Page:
Results 1 - 10 of 1919
Results 1 - 10 of 1919. Search took: 0.021 seconds
|Sort by: date | relevance|
[en] There is increasing evidence to suggest that adaptation to the inevitable is as relevant to climate change policymaking as mitigation efforts. Both mitigation and adaptation, as well as the unavoidable damage occurring both now and that is predicted to occur, all involve costs at the expense of diverse climate change victims. The allocation of responsibilities - implicit in terms of the burden-sharing mechanisms that currently exist in public and private governance - demands recourse under liability law, especially as it has become clear that most companies will only start reducing emissions if verifiable costs of the economic consequences of climate change, including the likelihood of liability, outweigh the costs of taking precautionary measures. This vitally important book asks: Can the precautionary principle make uncertainty judiciable in the context of liability for the consequences of climate change, and, if so, to what extent? Drawing on the full range of pertinent existing literature and case law, the author examines the precautionary principle both in terms of its content and application and in the context of liability law. She analyses the indirect means offered by existing legislation being used by environmental groups and affected individuals before the courts to challenge both companies and regulators as responsible agents of climate change damage. In the process of responding to its fundamental question, the analysis explores such further questions as the following: (a) What is the role of the precautionary principle in resolving uncertainty in scientific risk assessment when faced with inconclusive evidence, and how does it affect decision-making, particularly in the regulatory choices concerning climate change? To this end, what is the concrete content of the precautionary principle?; (b) How does liability law generally handle scientific uncertainty? What different types of liability exist, and how are they equipped to handle a climate change liability claim?; (c) What type of liability is best suited for precautionary measures or a lack thereof? Can the application of the precautionary principle make a difference to the outcomes of climate change liability claims? In order to draw conclusions concerning the legal uncertainties posed by climate change, the author draws examples from national legislations representative of the various legal systems, as well as from existing treaties. General rules and obligations relevant to climate change liability are examined, and a selection of actual legal cases from around the world concerning climate change, be it actual liability claims or litigation indirectly relevant to a claim, is also presented. As an overview of the different legal challenges created by climate change liability, this book is without peer. The practical meaning and impact of these findings for lawyers (whether corporate or activist), for regulators and policymakers, and for decision-makers in governmental bodies and private companies is immeasurable.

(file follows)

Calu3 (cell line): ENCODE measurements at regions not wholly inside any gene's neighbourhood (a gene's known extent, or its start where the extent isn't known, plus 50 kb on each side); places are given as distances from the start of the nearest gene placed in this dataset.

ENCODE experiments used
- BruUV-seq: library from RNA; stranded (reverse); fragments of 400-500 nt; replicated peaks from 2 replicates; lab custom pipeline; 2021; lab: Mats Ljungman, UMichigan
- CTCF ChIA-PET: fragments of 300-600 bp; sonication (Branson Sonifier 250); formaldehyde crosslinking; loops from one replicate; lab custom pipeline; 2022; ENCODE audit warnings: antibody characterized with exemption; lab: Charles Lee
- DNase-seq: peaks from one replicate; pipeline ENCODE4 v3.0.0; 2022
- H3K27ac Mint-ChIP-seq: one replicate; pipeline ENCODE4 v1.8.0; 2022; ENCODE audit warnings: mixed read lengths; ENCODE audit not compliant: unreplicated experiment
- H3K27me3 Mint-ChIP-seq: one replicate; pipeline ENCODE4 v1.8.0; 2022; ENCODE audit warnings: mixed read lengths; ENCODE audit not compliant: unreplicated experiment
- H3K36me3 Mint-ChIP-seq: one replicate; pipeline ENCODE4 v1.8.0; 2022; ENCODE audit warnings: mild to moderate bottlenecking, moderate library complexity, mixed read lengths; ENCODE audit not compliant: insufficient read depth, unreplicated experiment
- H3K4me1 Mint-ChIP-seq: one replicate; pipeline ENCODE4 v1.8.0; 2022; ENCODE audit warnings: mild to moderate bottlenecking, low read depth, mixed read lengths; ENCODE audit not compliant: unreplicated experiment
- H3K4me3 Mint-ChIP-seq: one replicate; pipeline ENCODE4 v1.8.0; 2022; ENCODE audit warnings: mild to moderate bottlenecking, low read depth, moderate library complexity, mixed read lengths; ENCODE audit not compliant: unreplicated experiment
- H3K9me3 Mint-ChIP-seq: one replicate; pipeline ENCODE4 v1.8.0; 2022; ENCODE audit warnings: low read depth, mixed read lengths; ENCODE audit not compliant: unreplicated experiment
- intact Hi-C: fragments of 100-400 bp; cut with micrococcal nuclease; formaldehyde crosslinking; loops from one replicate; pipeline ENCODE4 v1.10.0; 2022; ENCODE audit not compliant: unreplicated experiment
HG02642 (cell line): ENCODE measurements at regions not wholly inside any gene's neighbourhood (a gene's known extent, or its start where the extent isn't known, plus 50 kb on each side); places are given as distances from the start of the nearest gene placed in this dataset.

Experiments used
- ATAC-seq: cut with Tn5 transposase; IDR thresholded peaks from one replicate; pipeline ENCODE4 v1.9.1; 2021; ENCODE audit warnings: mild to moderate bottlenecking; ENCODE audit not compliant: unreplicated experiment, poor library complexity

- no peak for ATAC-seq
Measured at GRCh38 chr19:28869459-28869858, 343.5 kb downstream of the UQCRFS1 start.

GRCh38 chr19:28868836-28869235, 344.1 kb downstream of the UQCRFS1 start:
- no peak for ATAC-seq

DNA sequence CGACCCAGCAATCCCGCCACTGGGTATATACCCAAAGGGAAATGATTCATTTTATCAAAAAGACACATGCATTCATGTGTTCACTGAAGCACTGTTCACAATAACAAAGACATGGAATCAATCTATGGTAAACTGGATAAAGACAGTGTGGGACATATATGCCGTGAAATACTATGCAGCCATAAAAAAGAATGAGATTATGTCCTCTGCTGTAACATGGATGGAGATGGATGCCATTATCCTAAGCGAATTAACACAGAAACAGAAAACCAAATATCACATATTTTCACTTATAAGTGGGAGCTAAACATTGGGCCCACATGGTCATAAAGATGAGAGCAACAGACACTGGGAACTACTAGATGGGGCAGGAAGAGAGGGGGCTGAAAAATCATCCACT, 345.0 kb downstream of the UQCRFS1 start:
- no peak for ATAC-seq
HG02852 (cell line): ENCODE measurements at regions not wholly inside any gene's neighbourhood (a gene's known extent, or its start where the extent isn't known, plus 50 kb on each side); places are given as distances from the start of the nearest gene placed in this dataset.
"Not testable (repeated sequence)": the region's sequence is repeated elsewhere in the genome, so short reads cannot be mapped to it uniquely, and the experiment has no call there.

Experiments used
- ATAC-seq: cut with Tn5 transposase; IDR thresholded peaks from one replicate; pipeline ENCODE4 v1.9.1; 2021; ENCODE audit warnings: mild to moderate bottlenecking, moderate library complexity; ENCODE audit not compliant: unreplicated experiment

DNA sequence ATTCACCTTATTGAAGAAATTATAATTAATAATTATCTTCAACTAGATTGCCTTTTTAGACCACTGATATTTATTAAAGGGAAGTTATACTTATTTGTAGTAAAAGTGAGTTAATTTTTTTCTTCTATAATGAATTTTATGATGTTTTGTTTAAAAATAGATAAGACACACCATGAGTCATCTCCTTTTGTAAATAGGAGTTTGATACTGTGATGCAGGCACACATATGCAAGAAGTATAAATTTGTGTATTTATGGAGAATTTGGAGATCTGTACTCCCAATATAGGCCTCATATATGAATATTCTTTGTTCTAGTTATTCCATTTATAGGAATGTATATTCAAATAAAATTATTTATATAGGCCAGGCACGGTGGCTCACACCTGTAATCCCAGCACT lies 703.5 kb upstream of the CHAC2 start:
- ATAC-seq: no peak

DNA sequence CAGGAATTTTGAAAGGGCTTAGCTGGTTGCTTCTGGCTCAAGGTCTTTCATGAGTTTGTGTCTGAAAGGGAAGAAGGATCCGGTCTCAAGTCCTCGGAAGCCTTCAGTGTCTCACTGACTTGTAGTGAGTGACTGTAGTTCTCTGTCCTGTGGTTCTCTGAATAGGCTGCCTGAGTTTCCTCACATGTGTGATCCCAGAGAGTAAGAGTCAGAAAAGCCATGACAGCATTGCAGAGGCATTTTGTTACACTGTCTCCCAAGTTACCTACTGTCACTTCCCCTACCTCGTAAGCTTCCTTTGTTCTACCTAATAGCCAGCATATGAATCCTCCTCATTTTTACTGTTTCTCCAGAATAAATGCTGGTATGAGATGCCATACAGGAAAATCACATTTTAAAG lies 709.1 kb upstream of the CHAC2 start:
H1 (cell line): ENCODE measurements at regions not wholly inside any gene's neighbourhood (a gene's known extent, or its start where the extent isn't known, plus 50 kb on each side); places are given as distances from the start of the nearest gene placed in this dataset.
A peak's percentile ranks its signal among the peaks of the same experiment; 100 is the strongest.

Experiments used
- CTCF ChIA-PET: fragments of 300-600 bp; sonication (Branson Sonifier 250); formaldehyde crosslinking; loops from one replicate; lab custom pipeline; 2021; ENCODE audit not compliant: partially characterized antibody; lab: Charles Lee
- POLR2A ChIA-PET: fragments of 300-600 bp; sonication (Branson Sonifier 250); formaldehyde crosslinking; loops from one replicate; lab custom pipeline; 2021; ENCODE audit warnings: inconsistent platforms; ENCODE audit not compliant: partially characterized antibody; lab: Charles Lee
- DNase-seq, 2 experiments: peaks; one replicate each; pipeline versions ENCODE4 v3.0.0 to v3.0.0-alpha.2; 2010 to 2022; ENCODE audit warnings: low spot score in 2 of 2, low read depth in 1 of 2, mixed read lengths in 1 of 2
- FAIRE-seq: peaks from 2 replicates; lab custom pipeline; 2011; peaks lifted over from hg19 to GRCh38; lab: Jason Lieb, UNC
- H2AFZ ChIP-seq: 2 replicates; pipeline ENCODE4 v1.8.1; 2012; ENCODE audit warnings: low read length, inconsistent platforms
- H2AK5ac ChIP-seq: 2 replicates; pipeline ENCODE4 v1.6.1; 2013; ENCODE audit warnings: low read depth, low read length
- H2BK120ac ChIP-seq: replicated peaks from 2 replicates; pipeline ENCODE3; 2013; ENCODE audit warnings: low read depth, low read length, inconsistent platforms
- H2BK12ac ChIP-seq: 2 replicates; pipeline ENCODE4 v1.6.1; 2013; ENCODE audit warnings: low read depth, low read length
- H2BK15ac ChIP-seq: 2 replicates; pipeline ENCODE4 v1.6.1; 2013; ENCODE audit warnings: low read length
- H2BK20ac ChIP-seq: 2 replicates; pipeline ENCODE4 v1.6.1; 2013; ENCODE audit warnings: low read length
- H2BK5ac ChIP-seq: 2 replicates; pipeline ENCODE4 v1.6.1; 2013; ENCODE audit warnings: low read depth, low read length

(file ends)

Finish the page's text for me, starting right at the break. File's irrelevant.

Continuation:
[en] This special report is the third in a series of reports aimed at explaining and assessing our current understanding of the more complex and controversial aspect of climate change science. It describes recent results from climate change experiments undertaken with the first version of the Canadian coupled climate model, including a discussion of the credibility and limitations of the results. The results are also compared to those reported by other climate modelling groups. The report concludes with a brief review of current and future developments in Canadian climate modelling research. The results of modelling studies strongly suggest that the probability of extensive climate change is both real and imminent. They suggest that the rate and magnitude of warming over the next century is likely to be in the upper range of previous expectations, if not higher. While modelling studies provide approximations and not precise forecasts of future conditions, if these approximations are close to the mark, as there is every reason to believe that they are, both natural ecosystems and human societies will have difficulty adapting to a rate of climatic change that is virtually without precedent. Clearly, the related risks are significant, and the need for urgent action to reduce greenhouse gas emissions through the Kyoto Protocol and other relevant mechanisms, is long overdue. 12 refs., 20 figs